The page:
The BBC is reporting the start of the "The Vendee Globe" a sailing yacht race that is always won by French sailors, so let's just call it the - the French single handed round-the-world most of the other yachts don't make it race.
About 300,000 people waved off 30 yachts as they crossed the start line at Les Sables d'Olonne in France, including the lone American writer and teacher, Rich Wilson aboard Great American III. This is Wilson's first Vendee Globe.
More about Great American III.
The Vendee Globe is a non-stop event, covering an average of 27,000 miles.
Seven British yachts have entered the race, including one skippered by Dee Caffari - the first woman to sail single-handed the "wrong way" round the world (i.e. against the prevailing winds). Unlike the Velux Oceans Race - which breaks the event up into three legs - the Vendee Globe is a non-stop race across some very inhospitable stretches of ocean.
The event is the ultimate test of both skipper and equipment.
More than a third of the boats that entered the 2004/05 race were forced to retire, and there were fatalities in the 1992/93 and 1996/97 events.
Sam Davies - one of the two female British entrants in the race - is sailing on a yacht with a serious pedigree. It won the last two Vendee Globes under other skippers and a different name. The most important thing for me is to finish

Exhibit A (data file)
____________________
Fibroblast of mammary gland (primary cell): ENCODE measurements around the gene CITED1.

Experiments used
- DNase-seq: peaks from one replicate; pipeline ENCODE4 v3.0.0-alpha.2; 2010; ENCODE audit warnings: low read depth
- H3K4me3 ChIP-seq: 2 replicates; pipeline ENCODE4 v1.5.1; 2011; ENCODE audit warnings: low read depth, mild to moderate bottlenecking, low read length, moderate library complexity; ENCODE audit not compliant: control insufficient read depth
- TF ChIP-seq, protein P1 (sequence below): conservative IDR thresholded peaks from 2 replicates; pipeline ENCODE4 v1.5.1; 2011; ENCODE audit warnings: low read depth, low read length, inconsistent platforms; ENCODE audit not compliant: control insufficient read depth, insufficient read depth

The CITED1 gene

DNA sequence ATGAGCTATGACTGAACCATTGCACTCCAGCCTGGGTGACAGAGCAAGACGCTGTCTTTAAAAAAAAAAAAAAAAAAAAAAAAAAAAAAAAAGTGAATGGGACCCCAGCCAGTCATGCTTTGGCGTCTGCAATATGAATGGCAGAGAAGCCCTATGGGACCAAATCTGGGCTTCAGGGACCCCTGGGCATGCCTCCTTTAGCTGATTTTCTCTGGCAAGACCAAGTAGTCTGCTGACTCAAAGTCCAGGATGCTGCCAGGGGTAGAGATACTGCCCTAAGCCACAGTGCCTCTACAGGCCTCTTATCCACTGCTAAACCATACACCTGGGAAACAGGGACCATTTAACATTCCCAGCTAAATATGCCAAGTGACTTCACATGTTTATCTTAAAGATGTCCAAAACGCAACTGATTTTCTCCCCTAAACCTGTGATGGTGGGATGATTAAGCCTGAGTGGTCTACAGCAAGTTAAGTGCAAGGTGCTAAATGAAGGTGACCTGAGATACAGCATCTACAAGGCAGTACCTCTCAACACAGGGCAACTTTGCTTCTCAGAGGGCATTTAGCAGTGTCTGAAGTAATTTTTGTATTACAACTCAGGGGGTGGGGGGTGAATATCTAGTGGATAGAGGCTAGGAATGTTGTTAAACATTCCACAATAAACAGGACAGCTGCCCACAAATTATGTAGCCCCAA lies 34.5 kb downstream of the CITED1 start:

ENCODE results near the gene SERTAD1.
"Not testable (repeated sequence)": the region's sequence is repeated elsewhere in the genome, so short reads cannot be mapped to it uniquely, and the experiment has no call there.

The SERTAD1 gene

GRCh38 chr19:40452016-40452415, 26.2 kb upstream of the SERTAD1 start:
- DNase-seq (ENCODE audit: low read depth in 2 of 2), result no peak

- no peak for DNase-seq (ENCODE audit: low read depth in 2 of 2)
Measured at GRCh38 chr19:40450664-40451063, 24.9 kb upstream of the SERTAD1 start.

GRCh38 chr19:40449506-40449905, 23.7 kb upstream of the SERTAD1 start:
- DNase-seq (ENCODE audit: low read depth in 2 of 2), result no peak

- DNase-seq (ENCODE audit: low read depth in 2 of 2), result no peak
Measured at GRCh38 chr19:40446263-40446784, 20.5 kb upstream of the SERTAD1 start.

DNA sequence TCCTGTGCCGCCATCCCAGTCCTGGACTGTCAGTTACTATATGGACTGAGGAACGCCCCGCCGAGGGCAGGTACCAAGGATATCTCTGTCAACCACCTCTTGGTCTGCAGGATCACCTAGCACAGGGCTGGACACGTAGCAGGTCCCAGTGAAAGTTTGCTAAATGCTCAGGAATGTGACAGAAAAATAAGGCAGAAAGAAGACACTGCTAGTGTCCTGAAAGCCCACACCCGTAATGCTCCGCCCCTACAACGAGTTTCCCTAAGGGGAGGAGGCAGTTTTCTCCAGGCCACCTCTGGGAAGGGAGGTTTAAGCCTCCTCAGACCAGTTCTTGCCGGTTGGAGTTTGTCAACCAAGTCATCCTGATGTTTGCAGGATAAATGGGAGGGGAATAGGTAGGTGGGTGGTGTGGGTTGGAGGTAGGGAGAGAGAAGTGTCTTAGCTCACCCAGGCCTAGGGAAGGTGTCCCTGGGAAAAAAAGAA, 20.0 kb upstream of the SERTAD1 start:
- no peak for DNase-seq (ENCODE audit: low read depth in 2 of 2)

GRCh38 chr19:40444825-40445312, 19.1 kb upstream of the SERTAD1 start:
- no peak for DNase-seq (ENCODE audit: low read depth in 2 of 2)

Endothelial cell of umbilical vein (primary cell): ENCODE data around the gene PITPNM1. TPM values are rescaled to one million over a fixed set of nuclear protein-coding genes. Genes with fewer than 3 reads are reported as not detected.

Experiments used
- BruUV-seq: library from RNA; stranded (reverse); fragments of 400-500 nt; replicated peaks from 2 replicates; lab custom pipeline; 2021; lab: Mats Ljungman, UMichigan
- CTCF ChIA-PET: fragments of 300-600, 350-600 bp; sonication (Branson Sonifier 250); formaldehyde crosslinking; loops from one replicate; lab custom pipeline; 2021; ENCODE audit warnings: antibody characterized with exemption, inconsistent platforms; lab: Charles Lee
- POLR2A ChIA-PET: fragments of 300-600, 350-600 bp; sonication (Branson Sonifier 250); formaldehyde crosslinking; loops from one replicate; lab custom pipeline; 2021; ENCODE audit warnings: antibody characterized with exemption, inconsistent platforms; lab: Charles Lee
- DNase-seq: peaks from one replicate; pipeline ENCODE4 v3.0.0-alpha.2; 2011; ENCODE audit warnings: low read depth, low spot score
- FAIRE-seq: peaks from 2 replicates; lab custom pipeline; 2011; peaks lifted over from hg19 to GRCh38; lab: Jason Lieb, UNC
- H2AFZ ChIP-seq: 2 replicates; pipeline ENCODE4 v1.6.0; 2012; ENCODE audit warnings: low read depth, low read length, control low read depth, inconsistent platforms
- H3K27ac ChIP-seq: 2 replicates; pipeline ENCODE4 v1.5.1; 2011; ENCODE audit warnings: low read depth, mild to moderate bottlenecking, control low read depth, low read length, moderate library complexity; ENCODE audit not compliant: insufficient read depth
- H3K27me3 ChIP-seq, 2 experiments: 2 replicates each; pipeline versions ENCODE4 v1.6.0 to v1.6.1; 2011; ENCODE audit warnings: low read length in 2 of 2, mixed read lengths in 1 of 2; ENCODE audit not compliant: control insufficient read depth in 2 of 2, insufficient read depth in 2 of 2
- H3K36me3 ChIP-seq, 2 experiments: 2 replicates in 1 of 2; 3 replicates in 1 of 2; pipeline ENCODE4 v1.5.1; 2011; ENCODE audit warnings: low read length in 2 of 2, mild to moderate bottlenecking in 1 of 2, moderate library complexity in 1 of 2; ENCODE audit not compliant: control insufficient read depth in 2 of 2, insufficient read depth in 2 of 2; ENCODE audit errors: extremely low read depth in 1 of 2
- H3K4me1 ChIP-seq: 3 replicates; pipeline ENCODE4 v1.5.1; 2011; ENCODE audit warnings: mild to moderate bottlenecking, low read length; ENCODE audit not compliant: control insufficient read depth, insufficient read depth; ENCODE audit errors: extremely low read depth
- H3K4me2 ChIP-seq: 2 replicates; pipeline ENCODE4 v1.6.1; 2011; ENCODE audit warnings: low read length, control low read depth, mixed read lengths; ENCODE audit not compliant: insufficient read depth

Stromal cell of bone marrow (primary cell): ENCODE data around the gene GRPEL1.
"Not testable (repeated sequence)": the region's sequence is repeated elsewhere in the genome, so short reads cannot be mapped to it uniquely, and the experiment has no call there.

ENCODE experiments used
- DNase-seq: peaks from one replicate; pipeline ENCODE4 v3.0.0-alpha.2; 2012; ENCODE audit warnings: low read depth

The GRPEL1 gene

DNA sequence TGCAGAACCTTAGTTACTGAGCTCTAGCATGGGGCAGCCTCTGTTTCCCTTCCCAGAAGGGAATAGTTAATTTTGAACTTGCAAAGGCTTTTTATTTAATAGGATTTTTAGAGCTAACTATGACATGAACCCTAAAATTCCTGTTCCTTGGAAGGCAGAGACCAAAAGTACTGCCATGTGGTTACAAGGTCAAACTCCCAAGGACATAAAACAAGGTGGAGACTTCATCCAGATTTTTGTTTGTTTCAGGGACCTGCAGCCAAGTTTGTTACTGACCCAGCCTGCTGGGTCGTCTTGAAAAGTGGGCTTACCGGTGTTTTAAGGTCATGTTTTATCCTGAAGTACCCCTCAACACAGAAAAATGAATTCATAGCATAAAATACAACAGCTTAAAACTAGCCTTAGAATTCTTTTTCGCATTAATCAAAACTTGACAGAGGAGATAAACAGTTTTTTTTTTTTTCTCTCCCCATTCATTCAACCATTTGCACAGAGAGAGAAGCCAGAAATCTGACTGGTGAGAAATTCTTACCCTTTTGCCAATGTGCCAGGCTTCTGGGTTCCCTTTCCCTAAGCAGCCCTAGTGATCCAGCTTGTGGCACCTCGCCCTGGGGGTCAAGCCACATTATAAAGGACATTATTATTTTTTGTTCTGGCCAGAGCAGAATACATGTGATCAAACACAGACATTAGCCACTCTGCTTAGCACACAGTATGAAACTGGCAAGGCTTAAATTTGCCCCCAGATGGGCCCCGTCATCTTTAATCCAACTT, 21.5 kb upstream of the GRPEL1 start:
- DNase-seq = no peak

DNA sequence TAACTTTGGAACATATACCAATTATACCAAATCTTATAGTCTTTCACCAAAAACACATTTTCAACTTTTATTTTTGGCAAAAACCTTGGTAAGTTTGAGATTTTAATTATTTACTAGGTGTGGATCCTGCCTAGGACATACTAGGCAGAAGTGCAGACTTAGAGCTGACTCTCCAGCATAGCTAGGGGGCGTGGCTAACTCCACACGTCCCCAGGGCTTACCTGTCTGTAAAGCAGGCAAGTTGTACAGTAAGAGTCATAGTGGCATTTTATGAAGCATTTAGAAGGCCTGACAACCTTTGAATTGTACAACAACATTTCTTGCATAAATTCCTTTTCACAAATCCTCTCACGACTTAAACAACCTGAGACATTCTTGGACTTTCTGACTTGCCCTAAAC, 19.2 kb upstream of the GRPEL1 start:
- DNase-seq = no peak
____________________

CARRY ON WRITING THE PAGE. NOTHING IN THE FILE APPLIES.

"I'm really excited and relieved the race is finally here. I've been preparing for nearly two years and everything is pretty much ready. I now really just want to get started.
"The most important thing for me is to finish. There are 20 new yachts in this race and Roxy - my boat - is quite an old lady."
She added: "Realistically it will be really hard to win and I'm very humble about being in this race."
Although the skipper is alone on their boat, they do have considerable assistance from many different gadgets. This technology makes sailing the yacht easier; it also means that the skipper can be in contact with their team round the clock.
Demands to update blogs, video diaries, and calls to do live interviews with the media (including the BBC) mean that some of the equipment has to be pretty advanced.
It also has to be robust. Boats are frequently battered by the waves and salt spray will wreck any exposed electrical equipment.
Life Floating By will follow the progress of The Vendee Globe with updates and photos.